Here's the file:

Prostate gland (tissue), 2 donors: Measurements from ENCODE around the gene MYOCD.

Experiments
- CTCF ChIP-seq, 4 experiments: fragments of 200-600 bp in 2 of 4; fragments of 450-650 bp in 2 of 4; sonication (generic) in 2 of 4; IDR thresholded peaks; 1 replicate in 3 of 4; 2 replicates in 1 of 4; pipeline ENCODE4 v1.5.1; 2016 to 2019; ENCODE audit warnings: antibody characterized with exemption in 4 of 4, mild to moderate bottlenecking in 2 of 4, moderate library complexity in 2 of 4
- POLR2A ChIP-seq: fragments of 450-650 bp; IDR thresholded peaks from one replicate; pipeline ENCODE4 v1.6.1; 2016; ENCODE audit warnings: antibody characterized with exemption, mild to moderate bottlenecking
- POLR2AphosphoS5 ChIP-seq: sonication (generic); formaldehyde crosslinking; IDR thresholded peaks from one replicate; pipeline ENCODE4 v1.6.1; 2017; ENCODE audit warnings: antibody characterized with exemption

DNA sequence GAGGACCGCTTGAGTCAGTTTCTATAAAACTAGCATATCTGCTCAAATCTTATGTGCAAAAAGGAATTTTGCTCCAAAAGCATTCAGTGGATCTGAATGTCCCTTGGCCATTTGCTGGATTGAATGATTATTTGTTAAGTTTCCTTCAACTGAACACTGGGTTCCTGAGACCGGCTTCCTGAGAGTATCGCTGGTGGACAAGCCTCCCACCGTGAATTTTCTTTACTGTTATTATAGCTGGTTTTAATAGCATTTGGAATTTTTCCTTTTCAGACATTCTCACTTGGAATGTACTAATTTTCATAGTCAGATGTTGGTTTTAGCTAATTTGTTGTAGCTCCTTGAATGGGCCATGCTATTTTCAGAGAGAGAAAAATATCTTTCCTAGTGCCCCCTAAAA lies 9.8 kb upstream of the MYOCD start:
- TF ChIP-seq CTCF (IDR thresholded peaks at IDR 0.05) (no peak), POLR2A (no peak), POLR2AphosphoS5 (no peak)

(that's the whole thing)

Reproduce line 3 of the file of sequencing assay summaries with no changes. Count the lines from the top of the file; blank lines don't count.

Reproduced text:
- CTCF ChIP-seq, 4 experiments: fragments of 200-600 bp in 2 of 4; fragments of 450-650 bp in 2 of 4; sonication (generic) in 2 of 4; IDR thresholded peaks; 1 replicate in 3 of 4; 2 replicates in 1 of 4; pipeline ENCODE4 v1.5.1; 2016 to 2019; ENCODE audit warnings: antibody characterized with exemption in 4 of 4, mild to moderate bottlenecking in 2 of 4, moderate library complexity in 2 of 4